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On standard configurations


[tags]monocultures, compliance, standard configurations, desktops, OMB[/tags]

Another set of news items, and another set of “nyah nyah” emails to me.  This time, the press has been covering a memo out of the OMB directing all Federal agencies to adopt a mandatory baseline configuration for Windows machines.  My correspondents have misinterpreted the import of this announcement to mean that the government is mandating a standard implementation of Windows on all Federal machines.  To the contrary, it is mandating a baseline security configuration for only those machines that are running Windows.  Other systems can still be used (and should be).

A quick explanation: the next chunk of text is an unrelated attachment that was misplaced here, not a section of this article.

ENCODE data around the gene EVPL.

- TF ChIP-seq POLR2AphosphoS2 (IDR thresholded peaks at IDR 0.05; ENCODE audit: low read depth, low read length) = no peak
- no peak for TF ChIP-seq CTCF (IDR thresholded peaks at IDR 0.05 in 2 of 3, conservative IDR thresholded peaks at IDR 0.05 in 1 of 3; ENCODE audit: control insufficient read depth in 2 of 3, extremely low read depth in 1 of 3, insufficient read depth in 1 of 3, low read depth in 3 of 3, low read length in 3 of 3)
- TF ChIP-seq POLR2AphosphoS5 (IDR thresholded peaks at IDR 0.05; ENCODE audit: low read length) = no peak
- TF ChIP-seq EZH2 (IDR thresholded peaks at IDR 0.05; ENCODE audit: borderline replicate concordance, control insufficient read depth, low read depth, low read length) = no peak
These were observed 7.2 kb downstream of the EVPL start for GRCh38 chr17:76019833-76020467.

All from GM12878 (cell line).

What’s the difference? Quite a bit. The OMB memo is about ensuring that a standard, secure baseline is the norm on any machine running Windows.  This is because there are so many possible configuration options that can be set (and set poorly for secure operation), and because there are so many security add-ons, it has not been uncommon for attacks to occur because of weak configurations.  As noted in the memo, the Air Force pioneered some work in decreeing security baseline configurations.  By requiring that certain minimum security configuration settings were in place on every Windows machines, there was a reduction in incidents.

From this, and other studies, including some great work at NIST to articulate useful policies, we get the OMB memo.